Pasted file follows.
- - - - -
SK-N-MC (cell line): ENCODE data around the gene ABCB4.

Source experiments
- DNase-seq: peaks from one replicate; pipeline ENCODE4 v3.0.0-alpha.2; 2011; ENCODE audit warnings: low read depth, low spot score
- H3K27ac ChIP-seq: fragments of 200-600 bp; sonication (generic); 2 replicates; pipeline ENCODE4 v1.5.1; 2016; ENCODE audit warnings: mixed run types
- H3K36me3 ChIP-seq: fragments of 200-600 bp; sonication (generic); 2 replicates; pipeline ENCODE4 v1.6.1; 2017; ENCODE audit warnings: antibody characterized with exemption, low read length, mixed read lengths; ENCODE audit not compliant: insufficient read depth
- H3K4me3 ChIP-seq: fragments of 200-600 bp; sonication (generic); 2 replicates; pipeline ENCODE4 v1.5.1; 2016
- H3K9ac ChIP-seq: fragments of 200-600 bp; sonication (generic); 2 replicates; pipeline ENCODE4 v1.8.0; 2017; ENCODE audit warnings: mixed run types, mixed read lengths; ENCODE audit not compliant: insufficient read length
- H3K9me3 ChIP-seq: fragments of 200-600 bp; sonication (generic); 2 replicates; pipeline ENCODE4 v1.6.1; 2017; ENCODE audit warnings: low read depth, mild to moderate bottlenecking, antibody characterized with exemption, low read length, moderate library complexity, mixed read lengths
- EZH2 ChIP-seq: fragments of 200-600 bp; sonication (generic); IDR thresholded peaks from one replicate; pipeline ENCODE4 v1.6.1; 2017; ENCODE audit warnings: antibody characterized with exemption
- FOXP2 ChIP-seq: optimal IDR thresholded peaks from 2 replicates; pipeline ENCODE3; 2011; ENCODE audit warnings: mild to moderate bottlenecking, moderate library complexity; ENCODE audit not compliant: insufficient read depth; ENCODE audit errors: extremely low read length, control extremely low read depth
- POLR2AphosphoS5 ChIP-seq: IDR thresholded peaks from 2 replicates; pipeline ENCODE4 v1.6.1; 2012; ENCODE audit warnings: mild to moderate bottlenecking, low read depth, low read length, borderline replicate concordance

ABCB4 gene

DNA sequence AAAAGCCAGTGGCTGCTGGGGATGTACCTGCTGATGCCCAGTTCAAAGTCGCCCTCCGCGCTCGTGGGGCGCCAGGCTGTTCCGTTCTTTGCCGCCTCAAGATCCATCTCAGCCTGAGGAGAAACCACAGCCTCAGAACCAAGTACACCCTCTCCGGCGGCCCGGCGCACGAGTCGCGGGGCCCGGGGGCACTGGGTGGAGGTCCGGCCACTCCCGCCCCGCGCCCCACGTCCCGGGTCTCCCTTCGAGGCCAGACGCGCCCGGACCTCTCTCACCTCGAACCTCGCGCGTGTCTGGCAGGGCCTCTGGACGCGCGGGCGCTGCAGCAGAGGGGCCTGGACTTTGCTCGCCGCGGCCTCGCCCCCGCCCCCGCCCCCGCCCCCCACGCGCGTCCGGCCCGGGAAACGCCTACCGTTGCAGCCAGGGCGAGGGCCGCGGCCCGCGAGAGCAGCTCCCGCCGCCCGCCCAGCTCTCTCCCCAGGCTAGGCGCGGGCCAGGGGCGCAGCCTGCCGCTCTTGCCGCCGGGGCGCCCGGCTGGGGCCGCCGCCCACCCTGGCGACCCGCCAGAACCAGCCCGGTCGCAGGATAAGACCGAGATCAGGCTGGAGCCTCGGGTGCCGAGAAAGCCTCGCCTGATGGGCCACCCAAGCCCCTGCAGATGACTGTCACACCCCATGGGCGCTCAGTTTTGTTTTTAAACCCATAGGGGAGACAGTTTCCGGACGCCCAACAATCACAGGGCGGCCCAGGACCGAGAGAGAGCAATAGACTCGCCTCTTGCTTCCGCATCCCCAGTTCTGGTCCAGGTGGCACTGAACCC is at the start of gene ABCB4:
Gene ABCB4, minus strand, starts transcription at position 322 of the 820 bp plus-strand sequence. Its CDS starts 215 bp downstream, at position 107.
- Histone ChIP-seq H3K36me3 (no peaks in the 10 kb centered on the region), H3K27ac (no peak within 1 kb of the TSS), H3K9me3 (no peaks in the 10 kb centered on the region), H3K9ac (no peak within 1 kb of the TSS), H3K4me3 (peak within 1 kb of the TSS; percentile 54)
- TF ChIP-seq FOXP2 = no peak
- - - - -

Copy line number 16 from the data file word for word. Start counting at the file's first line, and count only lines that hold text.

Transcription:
- TF ChIP-seq FOXP2 = no peak